This is a film that’s more interested in creeping you out than it is in making you jump or wince. The original TV film, which I have not seen, involved a young woman (Kim Darby) being terrorized by mysterious little demonic creatures in the house she and her husband (Jim Hutton) inherit. The new film has been what we might call Guillermo del Toro-ed (who co-wrote and produced) in that the focus has changed to a young girl, Sally (Bailee Madison), making it more of a piece with other del Toro works dating back to Cronos in 1993. The screenplay also adds a layer of complexity in that Sally is a neglected child, shunted from her (never seen) apparently nut-job mother in L.A. to her distracted, self-absorbed architect father, Alex (Guy Pearce), and his interior designer girlfriend, Kim (Katie Holmes), who are in the process of restoring an old mansion. Sally is the perfect target for the demons, who whisper their desire to be her friend, something she’s clearly in the market for. The problem, of course, is that they aren’t friendly in the least and have evil designs. That’s really all there is to the plot, which proceeds in a relatively straightforward haunted house format. It can be argued that nothing exactly surprising happens, but what does happen is finely crafted. It’s also surprisingly literate — when was the last time you heard a film invoke the name of Welsh horror/fantasy writer Arthur Machen? — and its mythology is believably creepy. Of course, all this requires the basic haunted house suspension of disbelief over why the characters just don’t get out of the damned place, but that goes with the territory. If, like me, you’re a sucker for creepy old houses with secret rooms that ooze menace, then you’re apt to find Don’t Be Afraid of the Dark a pleasantly unsettling bit of moviemaking.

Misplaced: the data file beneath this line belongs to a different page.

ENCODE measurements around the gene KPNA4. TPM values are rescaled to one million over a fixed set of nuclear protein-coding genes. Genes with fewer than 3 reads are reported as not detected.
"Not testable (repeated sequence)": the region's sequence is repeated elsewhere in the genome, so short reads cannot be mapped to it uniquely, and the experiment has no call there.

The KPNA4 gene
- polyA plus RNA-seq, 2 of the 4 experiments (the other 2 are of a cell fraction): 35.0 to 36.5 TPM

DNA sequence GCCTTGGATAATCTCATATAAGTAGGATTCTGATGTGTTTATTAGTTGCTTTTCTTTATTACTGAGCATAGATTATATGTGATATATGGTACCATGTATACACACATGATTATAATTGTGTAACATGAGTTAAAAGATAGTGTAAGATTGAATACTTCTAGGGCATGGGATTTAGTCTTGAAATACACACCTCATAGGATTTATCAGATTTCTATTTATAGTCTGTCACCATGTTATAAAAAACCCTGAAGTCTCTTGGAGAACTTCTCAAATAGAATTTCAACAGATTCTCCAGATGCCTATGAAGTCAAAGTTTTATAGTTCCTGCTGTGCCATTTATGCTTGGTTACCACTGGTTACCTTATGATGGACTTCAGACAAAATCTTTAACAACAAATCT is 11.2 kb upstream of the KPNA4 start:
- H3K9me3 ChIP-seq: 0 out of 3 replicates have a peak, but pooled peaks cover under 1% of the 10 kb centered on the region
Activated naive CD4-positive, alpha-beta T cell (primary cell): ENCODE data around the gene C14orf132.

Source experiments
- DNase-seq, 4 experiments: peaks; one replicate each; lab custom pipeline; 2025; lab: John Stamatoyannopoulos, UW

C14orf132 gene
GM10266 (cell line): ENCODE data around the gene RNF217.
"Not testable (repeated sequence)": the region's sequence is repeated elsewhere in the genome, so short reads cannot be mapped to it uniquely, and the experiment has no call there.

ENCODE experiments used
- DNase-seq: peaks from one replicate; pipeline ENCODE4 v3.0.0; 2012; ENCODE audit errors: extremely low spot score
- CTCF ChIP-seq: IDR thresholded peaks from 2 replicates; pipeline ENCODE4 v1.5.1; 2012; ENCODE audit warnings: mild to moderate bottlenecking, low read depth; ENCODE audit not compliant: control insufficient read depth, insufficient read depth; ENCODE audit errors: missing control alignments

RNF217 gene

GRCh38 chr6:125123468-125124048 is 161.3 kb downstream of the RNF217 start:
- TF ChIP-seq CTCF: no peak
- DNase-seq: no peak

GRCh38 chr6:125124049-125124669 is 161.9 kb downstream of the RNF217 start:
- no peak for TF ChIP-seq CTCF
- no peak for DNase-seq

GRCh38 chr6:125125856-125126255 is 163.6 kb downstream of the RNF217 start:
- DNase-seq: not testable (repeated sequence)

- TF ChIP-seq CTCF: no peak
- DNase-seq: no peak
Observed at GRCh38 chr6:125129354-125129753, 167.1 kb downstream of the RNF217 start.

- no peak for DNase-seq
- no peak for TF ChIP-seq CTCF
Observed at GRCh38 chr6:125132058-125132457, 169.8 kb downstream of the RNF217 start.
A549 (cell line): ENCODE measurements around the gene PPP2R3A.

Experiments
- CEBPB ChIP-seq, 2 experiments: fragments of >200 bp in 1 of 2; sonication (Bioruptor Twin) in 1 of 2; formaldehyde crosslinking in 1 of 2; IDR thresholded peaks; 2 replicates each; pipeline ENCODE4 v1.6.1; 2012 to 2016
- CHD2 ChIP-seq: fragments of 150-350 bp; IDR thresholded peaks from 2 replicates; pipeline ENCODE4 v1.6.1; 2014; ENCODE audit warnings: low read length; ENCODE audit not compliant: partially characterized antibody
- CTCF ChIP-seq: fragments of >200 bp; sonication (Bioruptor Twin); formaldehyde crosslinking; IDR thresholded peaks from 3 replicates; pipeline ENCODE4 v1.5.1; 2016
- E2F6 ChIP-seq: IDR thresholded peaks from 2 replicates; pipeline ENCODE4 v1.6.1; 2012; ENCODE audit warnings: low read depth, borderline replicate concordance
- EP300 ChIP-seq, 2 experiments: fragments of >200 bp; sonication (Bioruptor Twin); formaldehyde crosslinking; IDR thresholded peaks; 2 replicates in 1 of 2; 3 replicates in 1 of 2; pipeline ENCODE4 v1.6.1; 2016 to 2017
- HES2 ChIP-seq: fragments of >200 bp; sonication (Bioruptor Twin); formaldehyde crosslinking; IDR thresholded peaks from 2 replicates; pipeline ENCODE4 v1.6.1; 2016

Director: Troy Nixey
Writer: Matthew Robbins and Guillermo del Toro
Cast: Katie Holmes, Guy Pearce, Alan Dale, Bailee Madison, Jack Thompson, Dylan Young, Julia Blake, Eliza Taylor-Cotter, Emelia Burns and Garry McDonald